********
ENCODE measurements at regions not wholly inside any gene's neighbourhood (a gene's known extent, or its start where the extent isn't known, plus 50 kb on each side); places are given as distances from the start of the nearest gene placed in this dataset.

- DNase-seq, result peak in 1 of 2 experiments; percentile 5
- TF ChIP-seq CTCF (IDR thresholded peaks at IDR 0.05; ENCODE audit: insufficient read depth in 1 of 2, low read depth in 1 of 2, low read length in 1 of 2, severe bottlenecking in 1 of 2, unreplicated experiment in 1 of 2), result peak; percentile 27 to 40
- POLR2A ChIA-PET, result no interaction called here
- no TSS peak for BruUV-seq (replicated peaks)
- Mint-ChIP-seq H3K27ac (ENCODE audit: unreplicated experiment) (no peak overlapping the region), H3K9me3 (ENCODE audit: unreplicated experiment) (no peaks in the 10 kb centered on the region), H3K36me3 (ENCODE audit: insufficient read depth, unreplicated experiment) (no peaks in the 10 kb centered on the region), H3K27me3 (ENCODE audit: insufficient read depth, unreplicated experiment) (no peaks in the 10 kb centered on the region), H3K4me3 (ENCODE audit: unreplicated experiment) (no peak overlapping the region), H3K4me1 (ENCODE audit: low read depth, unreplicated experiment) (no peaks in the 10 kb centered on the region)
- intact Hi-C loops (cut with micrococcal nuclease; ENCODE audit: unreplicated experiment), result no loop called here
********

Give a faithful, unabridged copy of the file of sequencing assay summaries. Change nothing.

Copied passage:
ENCODE measurements at regions not wholly inside any gene's neighbourhood (a gene's known extent, or its start where the extent isn't known, plus 50 kb on each side); places are given as distances from the start of the nearest gene placed in this dataset.

- DNase-seq, result peak in 1 of 2 experiments; percentile 5
- TF ChIP-seq CTCF (IDR thresholded peaks at IDR 0.05; ENCODE audit: insufficient read depth in 1 of 2, low read depth in 1 of 2, low read length in 1 of 2, severe bottlenecking in 1 of 2, unreplicated experiment in 1 of 2), result peak; percentile 27 to 40
- POLR2A ChIA-PET, result no interaction called here
- no TSS peak for BruUV-seq (replicated peaks)
- Mint-ChIP-seq H3K27ac (ENCODE audit: unreplicated experiment) (no peak overlapping the region), H3K9me3 (ENCODE audit: unreplicated experiment) (no peaks in the 10 kb centered on the region), H3K36me3 (ENCODE audit: insufficient read depth, unreplicated experiment) (no peaks in the 10 kb centered on the region), H3K27me3 (ENCODE audit: insufficient read depth, unreplicated experiment) (no peaks in the 10 kb centered on the region), H3K4me3 (ENCODE audit: unreplicated experiment) (no peak overlapping the region), H3K4me1 (ENCODE audit: low read depth, unreplicated experiment) (no peaks in the 10 kb centered on the region)
- intact Hi-C loops (cut with micrococcal nuclease; ENCODE audit: unreplicated experiment), result no loop called here